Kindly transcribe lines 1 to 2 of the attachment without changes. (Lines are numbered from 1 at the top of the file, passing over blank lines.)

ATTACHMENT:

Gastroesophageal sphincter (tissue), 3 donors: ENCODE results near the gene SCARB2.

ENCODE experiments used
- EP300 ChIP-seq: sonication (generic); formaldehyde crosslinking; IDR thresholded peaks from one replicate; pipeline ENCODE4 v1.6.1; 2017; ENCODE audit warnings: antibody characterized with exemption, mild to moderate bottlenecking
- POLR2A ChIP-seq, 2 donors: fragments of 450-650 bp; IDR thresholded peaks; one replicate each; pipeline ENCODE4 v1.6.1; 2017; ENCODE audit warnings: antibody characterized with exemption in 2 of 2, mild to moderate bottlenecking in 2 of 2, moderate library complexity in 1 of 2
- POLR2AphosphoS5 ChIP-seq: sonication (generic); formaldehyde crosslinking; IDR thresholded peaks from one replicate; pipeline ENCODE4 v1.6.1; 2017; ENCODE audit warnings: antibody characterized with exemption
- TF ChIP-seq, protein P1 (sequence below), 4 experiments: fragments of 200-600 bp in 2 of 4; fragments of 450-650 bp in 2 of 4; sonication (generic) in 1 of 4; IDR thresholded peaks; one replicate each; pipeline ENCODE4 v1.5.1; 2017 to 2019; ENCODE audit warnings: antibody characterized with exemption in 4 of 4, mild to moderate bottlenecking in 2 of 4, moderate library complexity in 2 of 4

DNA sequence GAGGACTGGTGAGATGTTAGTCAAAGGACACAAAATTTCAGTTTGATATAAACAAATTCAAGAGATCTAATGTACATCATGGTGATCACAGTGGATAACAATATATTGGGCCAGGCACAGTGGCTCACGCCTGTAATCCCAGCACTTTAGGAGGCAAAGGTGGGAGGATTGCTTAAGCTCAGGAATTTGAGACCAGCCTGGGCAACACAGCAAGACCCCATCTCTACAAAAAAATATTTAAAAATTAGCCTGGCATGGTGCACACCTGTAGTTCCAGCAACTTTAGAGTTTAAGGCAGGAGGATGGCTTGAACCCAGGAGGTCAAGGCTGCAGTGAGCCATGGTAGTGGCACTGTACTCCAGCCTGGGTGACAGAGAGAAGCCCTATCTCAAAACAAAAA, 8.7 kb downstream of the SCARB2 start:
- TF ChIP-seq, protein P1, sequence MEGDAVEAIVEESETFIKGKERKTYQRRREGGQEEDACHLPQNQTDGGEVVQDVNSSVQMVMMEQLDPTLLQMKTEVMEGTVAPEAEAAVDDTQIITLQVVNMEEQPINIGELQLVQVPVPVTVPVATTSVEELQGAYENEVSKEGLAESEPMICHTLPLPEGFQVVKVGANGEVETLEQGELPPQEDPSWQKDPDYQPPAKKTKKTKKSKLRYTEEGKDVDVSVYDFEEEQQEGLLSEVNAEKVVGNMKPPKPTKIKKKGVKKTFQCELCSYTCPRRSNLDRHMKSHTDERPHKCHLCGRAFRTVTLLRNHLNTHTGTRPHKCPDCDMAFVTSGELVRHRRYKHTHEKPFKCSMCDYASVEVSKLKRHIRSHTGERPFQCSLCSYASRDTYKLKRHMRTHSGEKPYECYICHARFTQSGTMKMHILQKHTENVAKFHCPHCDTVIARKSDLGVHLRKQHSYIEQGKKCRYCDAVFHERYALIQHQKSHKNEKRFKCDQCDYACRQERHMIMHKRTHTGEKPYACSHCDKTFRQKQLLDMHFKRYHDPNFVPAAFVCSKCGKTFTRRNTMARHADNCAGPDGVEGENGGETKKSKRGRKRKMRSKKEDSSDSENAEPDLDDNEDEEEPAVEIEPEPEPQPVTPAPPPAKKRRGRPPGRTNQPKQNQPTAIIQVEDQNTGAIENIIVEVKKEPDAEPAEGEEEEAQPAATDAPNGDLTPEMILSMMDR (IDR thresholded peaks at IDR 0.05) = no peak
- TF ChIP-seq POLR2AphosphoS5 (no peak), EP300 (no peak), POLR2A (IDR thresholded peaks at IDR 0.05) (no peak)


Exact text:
Gastroesophageal sphincter (tissue), 3 donors: ENCODE results near the gene SCARB2.

ENCODE experiments used